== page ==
For people looking to protect the environment and save on gas, an electric vehicle may sound like a great option…until you look closer.
I’m all for protecting the environment. I like the idea of not having to depend on gasoline as well, particularly with prices that are still above $3 per gallon (based on national averages.) An electric vehicle sounds like a great way to bypass any “pain at the pump” we might feel.
I have driven a hybrid vehicle in my workplace. I once had to take a business trip to Charlotte and I used one of the station’s Priuses. (Or should that be Priuii?) Other than its very quiet operation — almost too quiet at times — I had no issues with the hybrid.
Well, I take that back: I had one issue. The person who checked out the Prius to me failed to mention one key little point about its automatic transmission. There’s no traditional gear shift. There’s a little joystick that lets you select from a few different gears. But one notable landing point is missing from that little joystick: Park. I had to stop at a gas station to fill up and realized as soon as I stopped at the pump that I didn’t know how to put the car in park. Fortunately, after what felt like an embarrassingly-long time, I spotted a little black button labeled P. As I recall, the button wasn’t immediately adjacent to the joystick. But at least I didn’t have to worry about the vehicle rolling away while I filled the tank.
I like the idea of a hybrid. It seems like a nice bridge from leaving traditional gas-powered vehicles to something more environmentally friendly. I’m all for that.
The electric vehicle, though, seems to be the rage…but not for me
The electric vehicle operates on an electric charge. No gas. Well, based on the short commute I face, saving gas is attractive, but we’re not talking about a huge expenditure every month.
But the charging is a potential problem. The condo complex I live in doesn’t have a charging station. So I’d have to find a charging station near me to make that work. That takes time. The U.S. Department of Transportation says charging times can vary dramatically, depending on the equipment. The slowest charging stations can take up to 50 hours to fully charge. The kind of charging stations people might have if they install them at their own home (which isn’t an option for me), could take one to two hours or four to 10 hours, depending on the type of electric vehicle you have.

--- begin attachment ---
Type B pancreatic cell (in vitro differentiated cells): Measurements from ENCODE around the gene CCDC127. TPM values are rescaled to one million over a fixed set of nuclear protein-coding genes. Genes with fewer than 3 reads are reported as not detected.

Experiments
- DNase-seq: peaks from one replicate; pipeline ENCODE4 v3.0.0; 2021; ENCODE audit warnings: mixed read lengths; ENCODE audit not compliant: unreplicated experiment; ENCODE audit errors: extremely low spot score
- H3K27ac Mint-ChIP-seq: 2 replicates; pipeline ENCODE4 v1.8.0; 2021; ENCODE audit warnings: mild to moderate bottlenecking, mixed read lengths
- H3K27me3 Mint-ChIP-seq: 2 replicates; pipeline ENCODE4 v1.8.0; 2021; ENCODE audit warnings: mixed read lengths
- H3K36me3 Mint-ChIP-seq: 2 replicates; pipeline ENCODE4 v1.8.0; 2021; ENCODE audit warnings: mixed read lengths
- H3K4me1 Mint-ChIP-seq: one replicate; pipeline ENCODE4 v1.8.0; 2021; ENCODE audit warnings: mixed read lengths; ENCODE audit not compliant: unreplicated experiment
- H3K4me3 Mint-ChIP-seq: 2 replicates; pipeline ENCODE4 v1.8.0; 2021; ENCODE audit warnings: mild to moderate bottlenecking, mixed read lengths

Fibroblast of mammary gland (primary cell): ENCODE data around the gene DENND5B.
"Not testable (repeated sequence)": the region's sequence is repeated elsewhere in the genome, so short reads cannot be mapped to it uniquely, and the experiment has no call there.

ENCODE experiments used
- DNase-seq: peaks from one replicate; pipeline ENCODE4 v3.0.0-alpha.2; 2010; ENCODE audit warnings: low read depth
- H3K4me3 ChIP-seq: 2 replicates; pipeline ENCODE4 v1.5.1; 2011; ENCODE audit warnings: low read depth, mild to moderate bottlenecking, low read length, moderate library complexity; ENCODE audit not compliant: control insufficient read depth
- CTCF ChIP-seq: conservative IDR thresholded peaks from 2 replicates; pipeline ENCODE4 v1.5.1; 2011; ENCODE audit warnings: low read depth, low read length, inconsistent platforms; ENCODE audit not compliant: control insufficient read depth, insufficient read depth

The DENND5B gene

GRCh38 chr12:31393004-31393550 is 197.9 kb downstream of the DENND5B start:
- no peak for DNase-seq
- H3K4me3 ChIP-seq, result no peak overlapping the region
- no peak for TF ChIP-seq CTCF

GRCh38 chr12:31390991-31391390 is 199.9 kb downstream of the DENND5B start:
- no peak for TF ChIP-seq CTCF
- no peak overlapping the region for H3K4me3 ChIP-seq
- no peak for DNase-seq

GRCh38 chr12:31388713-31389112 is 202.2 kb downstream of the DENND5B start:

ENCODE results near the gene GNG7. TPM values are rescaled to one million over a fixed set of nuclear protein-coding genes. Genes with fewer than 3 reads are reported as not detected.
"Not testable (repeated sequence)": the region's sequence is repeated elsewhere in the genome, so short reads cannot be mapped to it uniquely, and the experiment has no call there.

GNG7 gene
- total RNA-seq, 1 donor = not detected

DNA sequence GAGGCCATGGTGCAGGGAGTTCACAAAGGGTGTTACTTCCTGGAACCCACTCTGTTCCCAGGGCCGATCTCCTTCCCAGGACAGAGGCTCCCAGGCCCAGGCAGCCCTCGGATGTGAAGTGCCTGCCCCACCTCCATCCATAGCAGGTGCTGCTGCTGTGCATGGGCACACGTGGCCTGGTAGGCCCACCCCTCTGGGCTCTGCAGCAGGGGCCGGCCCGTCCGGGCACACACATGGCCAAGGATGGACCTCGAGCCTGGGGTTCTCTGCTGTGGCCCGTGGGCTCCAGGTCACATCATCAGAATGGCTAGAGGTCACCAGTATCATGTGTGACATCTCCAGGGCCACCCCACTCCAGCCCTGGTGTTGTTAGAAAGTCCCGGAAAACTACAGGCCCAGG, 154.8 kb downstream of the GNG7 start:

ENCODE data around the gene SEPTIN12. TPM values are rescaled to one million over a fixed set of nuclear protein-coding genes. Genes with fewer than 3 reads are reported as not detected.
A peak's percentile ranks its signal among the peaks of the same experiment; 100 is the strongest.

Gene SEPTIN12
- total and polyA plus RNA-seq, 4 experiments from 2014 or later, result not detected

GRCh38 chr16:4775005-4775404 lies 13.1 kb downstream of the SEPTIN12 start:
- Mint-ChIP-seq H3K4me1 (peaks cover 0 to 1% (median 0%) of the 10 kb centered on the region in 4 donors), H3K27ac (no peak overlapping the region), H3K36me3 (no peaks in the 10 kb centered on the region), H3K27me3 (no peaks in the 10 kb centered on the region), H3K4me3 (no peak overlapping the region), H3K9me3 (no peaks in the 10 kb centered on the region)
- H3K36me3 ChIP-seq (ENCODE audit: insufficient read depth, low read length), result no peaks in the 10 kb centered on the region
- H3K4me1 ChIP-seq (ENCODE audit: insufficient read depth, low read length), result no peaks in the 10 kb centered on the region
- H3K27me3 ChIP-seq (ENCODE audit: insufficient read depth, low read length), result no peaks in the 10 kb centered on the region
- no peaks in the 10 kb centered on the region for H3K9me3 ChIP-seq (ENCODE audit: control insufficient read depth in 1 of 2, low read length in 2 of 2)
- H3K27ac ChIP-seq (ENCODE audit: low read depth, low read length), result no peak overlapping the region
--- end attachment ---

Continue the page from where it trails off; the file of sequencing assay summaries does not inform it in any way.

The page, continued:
Higher-speed charging stations can get your vehicle charged up to 80% in twenty minutes to an hour. Still, that’s up to an hour that you’re sitting there waiting for a charge.
I don’t know if electric vehicle batteries work the way mobile device batteries do, but aren’t we told that if we’re going to charge, we should charge all the way, not just up to “mostly” charge to extend the battery’s life?
Do electric vehicle batteries work that way? If they do, I wouldn’t want to settle for a partial charge.
Battery replacement costs scare the hell out of me
Battery health should be at the top of mind for anyone seriously considering electric vehicles. There are horror stories online about battery replacement costs of $20,000 or more. That, generally speaking, is far from true, according to VerifyThis.
But don’t relax too much: for most electric vehicles, battery replacement costs run from $2,000 to $10,000.
Those batteries might last 10 years. But in 10 years, will you have another $10,000 in the bank ready to use to buy a new battery on a 10-year-old car?
A 2018 study by the University of Michigan’s Transportation Research Institute found that the average cost to fuel an electric car was $485 a year, compared to $1,117 for a gas-powered vehicle.
Over 10 years, the savings would amount to $6,320. But research showed electric vehicles cost about $10,000 more than gas-powered cars. To top it off, for the most efficient charging, you’d want to install a Level 2 charger at your home (which, as I said, isn’t always an option). That could cost you up to another $2,000.
Sure, there’s a $7,500 federal tax credit when you buy an electric vehicle. But to get that full amount, you have to owe at least $7,500 in taxes. Let’s say your federal tax burden was, say $5,000. You could claim a $5,000 credit, but you’d lose that additional $2,500.
If you figure the more expensive cost of an electric vehicle and installation of a charger at your home, then compare that against gas savings for 10 years and the federal tax credit, to break even on a $10,000 battery replacement after a decade, you’d have to have a federal tax burden of nearly $6,000.
And you’re still, at that point, putting a new battery in a 10-year-old vehicle and hoping everything else in that vehicle is running like brand new.
I love the idea of an electric vehicle. But as I see it, the math just doesn’t add up, yet.